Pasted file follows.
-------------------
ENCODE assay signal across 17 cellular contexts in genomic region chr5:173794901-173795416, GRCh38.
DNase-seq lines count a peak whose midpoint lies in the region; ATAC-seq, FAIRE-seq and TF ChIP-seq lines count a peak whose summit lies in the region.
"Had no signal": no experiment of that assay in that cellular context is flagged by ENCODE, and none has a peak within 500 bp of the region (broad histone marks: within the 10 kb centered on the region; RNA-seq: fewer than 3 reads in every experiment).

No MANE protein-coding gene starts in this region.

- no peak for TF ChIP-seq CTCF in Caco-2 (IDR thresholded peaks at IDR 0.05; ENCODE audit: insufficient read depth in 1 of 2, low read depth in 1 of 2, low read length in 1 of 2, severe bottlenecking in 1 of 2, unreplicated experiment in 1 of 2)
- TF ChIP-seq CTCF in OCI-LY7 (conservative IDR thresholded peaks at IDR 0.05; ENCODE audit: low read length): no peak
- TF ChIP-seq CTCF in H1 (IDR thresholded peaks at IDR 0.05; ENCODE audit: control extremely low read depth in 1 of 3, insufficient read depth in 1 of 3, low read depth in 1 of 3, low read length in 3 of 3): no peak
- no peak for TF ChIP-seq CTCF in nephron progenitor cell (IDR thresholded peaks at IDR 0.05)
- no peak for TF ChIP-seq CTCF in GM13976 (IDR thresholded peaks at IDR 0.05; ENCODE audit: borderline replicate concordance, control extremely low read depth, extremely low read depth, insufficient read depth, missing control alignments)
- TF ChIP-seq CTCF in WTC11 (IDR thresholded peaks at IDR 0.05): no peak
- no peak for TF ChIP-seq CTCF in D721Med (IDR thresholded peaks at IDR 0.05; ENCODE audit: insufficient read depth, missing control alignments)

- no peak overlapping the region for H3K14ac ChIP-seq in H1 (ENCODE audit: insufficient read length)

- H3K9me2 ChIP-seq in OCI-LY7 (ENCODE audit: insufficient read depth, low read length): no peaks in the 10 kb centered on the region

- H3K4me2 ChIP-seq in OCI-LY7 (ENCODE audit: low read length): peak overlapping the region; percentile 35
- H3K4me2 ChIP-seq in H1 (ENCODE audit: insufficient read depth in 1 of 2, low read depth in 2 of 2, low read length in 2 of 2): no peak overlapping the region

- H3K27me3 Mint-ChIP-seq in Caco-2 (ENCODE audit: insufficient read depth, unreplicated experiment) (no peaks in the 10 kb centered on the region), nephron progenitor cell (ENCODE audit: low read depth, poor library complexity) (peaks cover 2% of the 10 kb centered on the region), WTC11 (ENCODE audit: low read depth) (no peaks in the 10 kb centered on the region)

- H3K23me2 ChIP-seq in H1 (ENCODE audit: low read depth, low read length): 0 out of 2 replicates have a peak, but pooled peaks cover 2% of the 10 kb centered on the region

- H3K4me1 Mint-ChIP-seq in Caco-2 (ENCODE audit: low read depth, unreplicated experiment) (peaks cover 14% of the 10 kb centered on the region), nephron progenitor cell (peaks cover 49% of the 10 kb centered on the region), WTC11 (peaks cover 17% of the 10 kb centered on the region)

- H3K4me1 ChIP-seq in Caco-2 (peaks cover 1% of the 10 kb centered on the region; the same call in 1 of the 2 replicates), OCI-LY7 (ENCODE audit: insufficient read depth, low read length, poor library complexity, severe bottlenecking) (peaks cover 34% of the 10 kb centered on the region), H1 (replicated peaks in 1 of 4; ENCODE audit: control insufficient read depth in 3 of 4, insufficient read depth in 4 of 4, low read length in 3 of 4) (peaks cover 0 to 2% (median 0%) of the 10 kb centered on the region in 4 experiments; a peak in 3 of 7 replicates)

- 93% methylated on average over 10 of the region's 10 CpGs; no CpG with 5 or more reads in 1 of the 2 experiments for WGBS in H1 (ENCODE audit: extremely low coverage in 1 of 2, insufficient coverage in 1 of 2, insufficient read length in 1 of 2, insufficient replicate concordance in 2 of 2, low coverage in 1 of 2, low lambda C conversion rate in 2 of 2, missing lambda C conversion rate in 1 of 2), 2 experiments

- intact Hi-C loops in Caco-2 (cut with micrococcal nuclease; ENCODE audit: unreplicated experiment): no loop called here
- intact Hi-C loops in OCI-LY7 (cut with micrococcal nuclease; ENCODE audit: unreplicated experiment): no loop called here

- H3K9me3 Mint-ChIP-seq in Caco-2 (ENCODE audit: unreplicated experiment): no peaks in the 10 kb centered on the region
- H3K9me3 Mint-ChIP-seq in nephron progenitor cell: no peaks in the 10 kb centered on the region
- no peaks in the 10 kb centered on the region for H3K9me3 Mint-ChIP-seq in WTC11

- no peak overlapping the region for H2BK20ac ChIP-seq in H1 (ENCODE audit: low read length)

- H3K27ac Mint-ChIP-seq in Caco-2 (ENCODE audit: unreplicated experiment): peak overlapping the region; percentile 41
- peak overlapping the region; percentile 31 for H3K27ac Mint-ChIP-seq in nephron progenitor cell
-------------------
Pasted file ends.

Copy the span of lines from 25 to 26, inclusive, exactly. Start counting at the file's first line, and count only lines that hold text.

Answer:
- no peaks in the 10 kb centered on the region for H3K9me3 Mint-ChIP-seq in WTC11

- no peak overlapping the region for H2BK20ac ChIP-seq in H1 (ENCODE audit: low read length)